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HP Public Cloud Service Backed by Partners

Hewlett-Packard released an open beta of its public cloud HP Cloud Services and it's already got the support of more than three dozen partners. HP Cloud Services is an Infrastructure as a Service offering targeted at enterprises, developers and ISVs who are looking for an off-premises alternative for compute and storage capacity.

Available for testing immediately is HP Cloud Compute, HP Cloud Object Storage (announced earlier this week) and the HP Content Delivery Network, all of which will be made available on a usage basis.

HP's public cloud services clearly aim to compete against the IaaS portfolio offered by industry leader Amazon Web Services. The HP public cloud offerings are based on the open source platform OpenStack, designed to allow interoperability among public cloud providers that support the platform, such as Rackspace, and compatible private cloud infrastructure.

The 37 vendors that announced support for HP Cloud Services include application vendors Otopy, PXL and SendGrid; database suppliers CloudOpt, EnerpriseDB and Xeround; development and testing companies SOASTA and Spirent; management vendors BitNami, CloudSoft, enStratus, Kaavo, RightScale, ScaleXtreme, Smartscale Systems and Standing Cloud; mobile providers FeedHendy and Kinvey; New Relic, which offers a monitoring solution; PaaS platform providers ActiveState, CloudBees, Corent Technology, CumuLogic, Engine Yard and GigaSpaces; security vendors Dome9 and SecludIT; and storage suppliers CloudBerry Lab, Gladinet, Panzura, Riverbed Technology, SME Storage, StorSimple, TwinStrata and Zmanda.

Rounding off the list is infrastructure management vendor Opscode and billing provider Zuora. For its part Opscode, which supplies the popular Chef cloud infrastructure management portfolio, said it's offering complete integration with HP Cloud Services to provide infrastructure automation via its Open Source Chef, Hosted Chef and Private Chef solutions. Using Opscode's plug-in for HP Cloud services, Opscode said customers can build and manage HP Cloud Compute instances.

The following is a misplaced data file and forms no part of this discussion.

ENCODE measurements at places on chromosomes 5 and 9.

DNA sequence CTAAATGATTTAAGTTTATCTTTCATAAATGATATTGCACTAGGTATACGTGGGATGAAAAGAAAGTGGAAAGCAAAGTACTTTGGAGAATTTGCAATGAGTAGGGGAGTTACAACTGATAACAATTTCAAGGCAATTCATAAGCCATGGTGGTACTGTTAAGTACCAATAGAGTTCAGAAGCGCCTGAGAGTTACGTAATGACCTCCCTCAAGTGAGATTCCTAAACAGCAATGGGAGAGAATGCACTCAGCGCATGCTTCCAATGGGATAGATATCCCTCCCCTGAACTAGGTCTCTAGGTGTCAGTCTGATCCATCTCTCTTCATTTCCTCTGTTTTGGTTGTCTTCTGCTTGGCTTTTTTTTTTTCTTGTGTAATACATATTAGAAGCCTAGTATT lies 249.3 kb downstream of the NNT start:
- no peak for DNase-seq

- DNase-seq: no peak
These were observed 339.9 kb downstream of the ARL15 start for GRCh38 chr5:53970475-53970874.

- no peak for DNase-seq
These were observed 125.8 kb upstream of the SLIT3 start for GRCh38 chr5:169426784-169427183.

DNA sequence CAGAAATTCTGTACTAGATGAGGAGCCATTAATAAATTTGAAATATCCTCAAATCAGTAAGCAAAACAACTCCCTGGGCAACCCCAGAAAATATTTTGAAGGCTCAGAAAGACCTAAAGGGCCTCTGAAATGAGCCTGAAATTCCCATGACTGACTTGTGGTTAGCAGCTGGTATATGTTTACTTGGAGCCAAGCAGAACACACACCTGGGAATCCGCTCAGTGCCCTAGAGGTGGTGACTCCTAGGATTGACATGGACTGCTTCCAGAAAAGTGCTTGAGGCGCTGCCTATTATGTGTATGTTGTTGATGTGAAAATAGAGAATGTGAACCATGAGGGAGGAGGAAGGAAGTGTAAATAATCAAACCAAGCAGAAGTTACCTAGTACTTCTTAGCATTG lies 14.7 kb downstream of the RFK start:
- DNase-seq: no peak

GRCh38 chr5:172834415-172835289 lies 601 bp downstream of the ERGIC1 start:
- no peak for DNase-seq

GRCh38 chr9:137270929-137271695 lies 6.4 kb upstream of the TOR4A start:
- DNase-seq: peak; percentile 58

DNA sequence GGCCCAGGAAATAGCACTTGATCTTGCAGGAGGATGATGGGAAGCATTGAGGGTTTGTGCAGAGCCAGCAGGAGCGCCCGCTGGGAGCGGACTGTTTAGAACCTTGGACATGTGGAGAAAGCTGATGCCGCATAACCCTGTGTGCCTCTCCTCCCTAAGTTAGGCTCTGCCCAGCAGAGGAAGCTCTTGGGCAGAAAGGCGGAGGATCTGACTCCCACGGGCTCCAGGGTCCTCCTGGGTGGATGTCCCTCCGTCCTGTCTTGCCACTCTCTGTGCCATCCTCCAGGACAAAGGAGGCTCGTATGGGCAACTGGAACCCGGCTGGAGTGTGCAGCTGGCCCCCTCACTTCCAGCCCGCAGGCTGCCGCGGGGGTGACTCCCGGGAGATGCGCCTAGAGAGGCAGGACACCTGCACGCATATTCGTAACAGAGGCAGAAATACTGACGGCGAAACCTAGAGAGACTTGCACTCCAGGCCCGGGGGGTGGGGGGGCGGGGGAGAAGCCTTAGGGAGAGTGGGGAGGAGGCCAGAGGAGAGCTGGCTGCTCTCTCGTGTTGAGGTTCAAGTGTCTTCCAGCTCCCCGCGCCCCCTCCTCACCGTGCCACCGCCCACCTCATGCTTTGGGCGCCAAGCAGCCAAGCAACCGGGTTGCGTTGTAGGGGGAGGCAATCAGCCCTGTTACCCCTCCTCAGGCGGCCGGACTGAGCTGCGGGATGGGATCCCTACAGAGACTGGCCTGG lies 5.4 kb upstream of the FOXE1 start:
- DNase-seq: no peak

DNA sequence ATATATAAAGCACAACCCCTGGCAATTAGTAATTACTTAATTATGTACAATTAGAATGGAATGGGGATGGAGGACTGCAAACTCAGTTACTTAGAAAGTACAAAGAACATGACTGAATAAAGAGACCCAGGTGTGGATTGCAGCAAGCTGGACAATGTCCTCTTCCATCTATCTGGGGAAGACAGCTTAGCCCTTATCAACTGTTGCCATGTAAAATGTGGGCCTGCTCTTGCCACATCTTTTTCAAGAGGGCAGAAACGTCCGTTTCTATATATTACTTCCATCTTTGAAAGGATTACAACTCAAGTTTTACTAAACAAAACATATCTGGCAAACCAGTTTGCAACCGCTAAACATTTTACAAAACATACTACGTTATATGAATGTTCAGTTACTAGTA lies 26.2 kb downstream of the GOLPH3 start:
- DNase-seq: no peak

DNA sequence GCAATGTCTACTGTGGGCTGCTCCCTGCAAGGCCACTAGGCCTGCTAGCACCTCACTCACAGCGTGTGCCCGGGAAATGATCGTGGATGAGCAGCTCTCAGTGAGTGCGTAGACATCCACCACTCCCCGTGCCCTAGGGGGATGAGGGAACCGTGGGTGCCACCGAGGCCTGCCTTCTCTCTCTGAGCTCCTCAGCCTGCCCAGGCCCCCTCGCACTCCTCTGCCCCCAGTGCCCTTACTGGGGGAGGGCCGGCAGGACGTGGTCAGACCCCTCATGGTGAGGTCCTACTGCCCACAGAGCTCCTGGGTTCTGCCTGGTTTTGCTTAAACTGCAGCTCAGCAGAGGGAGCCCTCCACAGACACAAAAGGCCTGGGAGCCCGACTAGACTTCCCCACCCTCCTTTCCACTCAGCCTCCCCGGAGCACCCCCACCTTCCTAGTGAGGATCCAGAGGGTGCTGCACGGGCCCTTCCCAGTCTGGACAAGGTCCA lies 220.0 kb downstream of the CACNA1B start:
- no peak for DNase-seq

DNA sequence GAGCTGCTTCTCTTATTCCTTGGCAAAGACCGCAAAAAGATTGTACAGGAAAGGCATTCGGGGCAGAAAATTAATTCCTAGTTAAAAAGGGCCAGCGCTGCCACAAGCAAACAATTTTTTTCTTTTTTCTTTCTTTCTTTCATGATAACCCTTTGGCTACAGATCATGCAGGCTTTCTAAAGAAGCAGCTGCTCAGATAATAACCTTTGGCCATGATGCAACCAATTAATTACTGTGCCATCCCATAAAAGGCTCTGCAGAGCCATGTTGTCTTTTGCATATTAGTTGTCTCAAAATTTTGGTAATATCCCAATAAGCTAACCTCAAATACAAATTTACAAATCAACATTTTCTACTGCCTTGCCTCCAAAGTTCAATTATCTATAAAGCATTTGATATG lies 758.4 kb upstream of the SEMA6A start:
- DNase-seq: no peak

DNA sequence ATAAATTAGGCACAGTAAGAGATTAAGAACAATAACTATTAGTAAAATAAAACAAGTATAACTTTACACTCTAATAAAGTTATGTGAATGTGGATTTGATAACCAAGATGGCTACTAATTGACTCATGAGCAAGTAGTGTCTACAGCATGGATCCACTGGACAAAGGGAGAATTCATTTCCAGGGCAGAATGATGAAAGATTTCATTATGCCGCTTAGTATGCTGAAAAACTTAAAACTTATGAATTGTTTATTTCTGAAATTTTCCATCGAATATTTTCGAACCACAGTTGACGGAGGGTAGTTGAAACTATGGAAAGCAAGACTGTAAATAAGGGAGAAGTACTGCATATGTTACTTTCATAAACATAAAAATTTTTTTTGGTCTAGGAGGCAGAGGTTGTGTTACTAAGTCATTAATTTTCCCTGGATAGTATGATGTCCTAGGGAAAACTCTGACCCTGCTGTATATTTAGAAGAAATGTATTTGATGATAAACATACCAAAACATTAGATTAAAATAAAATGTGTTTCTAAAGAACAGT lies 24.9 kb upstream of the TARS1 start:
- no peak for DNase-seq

Riverbed said its Whitewater cloud storage gateways will work with HP Cloud Object Storage, aimed at those who want to provide disaster recovery alternatives to traditional tape-based backup. And RightScale is adding HP Cloud Services to the portfolio of services and cloud infrastructure its solution can manage. With HP's new cloud service, RightScale now manages six public cloud providers and three private IaaS platforms, including OpenStack, Citrix CloudStack and the Amazon-compatible Eucalyptus.

Another management supplier, Standing Cloud, said HP Cloud Services is another alternative for hosting its marketplace for developers, IT pros and ISVs. The Standing Cloud Marketplace provides on-demand application hosting, installation and management. With security vendors such as Dome9 announcing support for HP Cloud Services, customers will have options for ensuring protection, a key concern among enterprise customers. The Dome9 cloud security service will integrate with HP Cloud Services, via an API key that enables the cloud server security and policy-based automation.

There are many other examples but the point is HP is trying to come out of the gate showing that it has lined up a broad partner ecosystem.

Do you think HP is going to give Amazon a run for its money? Leave a comment here or drop me a line at jschwartz@1105media.com.

Posted by Jeffrey Schwartz on 05/10/2012 at 1:14 PM


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